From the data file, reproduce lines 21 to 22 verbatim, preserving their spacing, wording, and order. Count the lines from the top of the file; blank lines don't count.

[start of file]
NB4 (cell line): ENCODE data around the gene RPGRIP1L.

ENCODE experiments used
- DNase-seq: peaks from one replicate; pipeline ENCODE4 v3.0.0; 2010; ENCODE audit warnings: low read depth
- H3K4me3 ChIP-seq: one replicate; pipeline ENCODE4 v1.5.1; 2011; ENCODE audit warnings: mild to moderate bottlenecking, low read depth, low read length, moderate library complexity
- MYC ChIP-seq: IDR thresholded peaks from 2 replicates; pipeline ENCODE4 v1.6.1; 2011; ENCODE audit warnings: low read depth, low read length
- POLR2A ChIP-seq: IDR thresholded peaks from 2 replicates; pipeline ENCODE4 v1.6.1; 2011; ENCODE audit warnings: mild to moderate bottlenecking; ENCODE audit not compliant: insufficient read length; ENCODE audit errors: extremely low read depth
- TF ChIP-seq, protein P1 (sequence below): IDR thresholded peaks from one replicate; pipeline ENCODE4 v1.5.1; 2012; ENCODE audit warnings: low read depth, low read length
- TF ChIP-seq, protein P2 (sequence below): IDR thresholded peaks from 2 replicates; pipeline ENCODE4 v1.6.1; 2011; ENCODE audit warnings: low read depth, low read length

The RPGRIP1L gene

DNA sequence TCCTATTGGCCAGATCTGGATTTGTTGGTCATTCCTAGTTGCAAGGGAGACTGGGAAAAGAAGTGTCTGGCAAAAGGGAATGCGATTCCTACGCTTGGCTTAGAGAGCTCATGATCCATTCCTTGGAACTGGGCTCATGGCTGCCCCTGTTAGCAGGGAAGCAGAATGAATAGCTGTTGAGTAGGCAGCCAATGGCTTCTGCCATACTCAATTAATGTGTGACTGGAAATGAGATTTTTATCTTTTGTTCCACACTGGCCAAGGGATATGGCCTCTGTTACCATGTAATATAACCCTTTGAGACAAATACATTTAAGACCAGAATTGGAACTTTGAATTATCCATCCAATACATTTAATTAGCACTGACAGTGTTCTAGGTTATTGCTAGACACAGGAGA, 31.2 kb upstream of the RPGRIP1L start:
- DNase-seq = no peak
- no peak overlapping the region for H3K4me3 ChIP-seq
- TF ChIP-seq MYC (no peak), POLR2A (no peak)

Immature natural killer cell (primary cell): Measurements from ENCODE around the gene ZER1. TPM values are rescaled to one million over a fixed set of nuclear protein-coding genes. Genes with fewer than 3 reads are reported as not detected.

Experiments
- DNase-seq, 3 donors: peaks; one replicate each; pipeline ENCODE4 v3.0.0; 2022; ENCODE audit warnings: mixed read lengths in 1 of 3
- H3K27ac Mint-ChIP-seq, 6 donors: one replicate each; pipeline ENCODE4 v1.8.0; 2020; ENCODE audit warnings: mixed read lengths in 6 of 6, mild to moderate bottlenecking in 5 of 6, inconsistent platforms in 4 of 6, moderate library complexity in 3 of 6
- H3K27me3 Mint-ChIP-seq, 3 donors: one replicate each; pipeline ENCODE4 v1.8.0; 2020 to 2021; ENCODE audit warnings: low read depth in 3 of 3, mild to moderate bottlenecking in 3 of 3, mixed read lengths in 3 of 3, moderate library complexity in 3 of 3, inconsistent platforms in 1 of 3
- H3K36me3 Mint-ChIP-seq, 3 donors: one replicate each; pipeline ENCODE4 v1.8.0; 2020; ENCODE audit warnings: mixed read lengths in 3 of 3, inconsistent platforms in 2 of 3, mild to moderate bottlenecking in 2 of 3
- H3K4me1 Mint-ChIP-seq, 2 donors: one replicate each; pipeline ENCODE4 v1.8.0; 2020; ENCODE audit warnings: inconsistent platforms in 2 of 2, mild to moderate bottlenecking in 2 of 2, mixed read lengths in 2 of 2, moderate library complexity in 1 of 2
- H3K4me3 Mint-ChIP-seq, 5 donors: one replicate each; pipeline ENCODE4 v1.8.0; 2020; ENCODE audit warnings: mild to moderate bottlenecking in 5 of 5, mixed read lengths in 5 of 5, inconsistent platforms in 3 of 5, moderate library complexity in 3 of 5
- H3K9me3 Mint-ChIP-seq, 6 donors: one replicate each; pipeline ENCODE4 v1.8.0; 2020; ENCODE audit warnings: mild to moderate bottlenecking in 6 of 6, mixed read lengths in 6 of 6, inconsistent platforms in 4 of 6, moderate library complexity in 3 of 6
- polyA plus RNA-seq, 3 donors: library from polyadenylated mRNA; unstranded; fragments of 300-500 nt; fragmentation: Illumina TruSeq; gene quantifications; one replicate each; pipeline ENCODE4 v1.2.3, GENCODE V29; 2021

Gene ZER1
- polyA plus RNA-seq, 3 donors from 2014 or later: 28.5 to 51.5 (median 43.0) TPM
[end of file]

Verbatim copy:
- H3K4me3 Mint-ChIP-seq, 5 donors: one replicate each; pipeline ENCODE4 v1.8.0; 2020; ENCODE audit warnings: mild to moderate bottlenecking in 5 of 5, mixed read lengths in 5 of 5, inconsistent platforms in 3 of 5, moderate library complexity in 3 of 5
- H3K9me3 Mint-ChIP-seq, 6 donors: one replicate each; pipeline ENCODE4 v1.8.0; 2020; ENCODE audit warnings: mild to moderate bottlenecking in 6 of 6, mixed read lengths in 6 of 6, inconsistent platforms in 4 of 6, moderate library complexity in 3 of 6